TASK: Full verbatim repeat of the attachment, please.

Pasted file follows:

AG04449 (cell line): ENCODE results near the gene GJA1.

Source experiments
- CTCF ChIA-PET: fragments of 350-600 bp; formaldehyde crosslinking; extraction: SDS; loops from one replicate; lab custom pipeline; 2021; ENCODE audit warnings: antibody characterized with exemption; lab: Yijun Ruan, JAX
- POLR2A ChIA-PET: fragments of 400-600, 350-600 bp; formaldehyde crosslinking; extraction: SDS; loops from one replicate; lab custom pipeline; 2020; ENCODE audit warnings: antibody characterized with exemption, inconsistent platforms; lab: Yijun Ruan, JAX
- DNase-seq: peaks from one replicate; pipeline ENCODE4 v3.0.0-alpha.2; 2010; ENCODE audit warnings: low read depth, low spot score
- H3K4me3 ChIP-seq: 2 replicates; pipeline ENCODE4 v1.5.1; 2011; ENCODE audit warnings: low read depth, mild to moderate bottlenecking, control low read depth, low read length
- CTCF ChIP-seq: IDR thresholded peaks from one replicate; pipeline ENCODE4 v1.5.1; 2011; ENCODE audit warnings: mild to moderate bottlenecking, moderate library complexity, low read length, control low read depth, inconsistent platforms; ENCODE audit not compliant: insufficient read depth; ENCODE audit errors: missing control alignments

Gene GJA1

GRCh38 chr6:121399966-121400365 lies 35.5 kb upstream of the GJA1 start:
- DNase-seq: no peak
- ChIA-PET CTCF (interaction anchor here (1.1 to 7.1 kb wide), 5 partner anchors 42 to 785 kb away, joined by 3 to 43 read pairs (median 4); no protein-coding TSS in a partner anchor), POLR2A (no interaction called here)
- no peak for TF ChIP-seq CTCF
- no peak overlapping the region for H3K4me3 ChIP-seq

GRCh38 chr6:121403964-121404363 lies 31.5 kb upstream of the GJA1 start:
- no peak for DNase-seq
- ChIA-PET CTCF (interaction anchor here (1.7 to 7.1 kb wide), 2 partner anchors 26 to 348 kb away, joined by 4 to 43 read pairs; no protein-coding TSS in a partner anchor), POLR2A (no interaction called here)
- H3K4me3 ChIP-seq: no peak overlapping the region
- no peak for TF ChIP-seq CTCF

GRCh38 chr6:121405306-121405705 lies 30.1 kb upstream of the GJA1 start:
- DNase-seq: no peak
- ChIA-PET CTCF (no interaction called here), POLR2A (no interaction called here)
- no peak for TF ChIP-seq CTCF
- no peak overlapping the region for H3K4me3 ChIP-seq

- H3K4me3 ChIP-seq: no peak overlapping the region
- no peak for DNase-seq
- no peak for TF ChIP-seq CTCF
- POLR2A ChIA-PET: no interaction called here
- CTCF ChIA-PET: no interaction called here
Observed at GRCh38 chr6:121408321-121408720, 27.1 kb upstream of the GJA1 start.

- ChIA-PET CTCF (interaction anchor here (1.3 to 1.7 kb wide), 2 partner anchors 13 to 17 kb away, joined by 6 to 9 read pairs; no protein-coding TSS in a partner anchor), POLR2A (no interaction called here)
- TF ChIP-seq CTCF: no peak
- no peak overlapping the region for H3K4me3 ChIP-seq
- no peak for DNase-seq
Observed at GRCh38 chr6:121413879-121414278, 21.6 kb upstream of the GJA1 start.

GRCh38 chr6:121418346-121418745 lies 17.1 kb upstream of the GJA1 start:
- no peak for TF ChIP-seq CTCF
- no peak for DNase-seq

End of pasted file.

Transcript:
AG04449 (cell line): ENCODE results near the gene GJA1.

Source experiments
- CTCF ChIA-PET: fragments of 350-600 bp; formaldehyde crosslinking; extraction: SDS; loops from one replicate; lab custom pipeline; 2021; ENCODE audit warnings: antibody characterized with exemption; lab: Yijun Ruan, JAX
- POLR2A ChIA-PET: fragments of 400-600, 350-600 bp; formaldehyde crosslinking; extraction: SDS; loops from one replicate; lab custom pipeline; 2020; ENCODE audit warnings: antibody characterized with exemption, inconsistent platforms; lab: Yijun Ruan, JAX
- DNase-seq: peaks from one replicate; pipeline ENCODE4 v3.0.0-alpha.2; 2010; ENCODE audit warnings: low read depth, low spot score
- H3K4me3 ChIP-seq: 2 replicates; pipeline ENCODE4 v1.5.1; 2011; ENCODE audit warnings: low read depth, mild to moderate bottlenecking, control low read depth, low read length
- CTCF ChIP-seq: IDR thresholded peaks from one replicate; pipeline ENCODE4 v1.5.1; 2011; ENCODE audit warnings: mild to moderate bottlenecking, moderate library complexity, low read length, control low read depth, inconsistent platforms; ENCODE audit not compliant: insufficient read depth; ENCODE audit errors: missing control alignments

Gene GJA1

GRCh38 chr6:121399966-121400365 lies 35.5 kb upstream of the GJA1 start:
- DNase-seq: no peak
- ChIA-PET CTCF (interaction anchor here (1.1 to 7.1 kb wide), 5 partner anchors 42 to 785 kb away, joined by 3 to 43 read pairs (median 4); no protein-coding TSS in a partner anchor), POLR2A (no interaction called here)
- no peak for TF ChIP-seq CTCF
- no peak overlapping the region for H3K4me3 ChIP-seq

GRCh38 chr6:121403964-121404363 lies 31.5 kb upstream of the GJA1 start:
- no peak for DNase-seq
- ChIA-PET CTCF (interaction anchor here (1.7 to 7.1 kb wide), 2 partner anchors 26 to 348 kb away, joined by 4 to 43 read pairs; no protein-coding TSS in a partner anchor), POLR2A (no interaction called here)
- H3K4me3 ChIP-seq: no peak overlapping the region
- no peak for TF ChIP-seq CTCF

GRCh38 chr6:121405306-121405705 lies 30.1 kb upstream of the GJA1 start:
- DNase-seq: no peak
- ChIA-PET CTCF (no interaction called here), POLR2A (no interaction called here)
- no peak for TF ChIP-seq CTCF
- no peak overlapping the region for H3K4me3 ChIP-seq

- H3K4me3 ChIP-seq: no peak overlapping the region
- no peak for DNase-seq
- no peak for TF ChIP-seq CTCF
- POLR2A ChIA-PET: no interaction called here
- CTCF ChIA-PET: no interaction called here
Observed at GRCh38 chr6:121408321-121408720, 27.1 kb upstream of the GJA1 start.

- ChIA-PET CTCF (interaction anchor here (1.3 to 1.7 kb wide), 2 partner anchors 13 to 17 kb away, joined by 6 to 9 read pairs; no protein-coding TSS in a partner anchor), POLR2A (no interaction called here)
- TF ChIP-seq CTCF: no peak
- no peak overlapping the region for H3K4me3 ChIP-seq
- no peak for DNase-seq
Observed at GRCh38 chr6:121413879-121414278, 21.6 kb upstream of the GJA1 start.

GRCh38 chr6:121418346-121418745 lies 17.1 kb upstream of the GJA1 start:
- no peak for TF ChIP-seq CTCF
- no peak for DNase-seq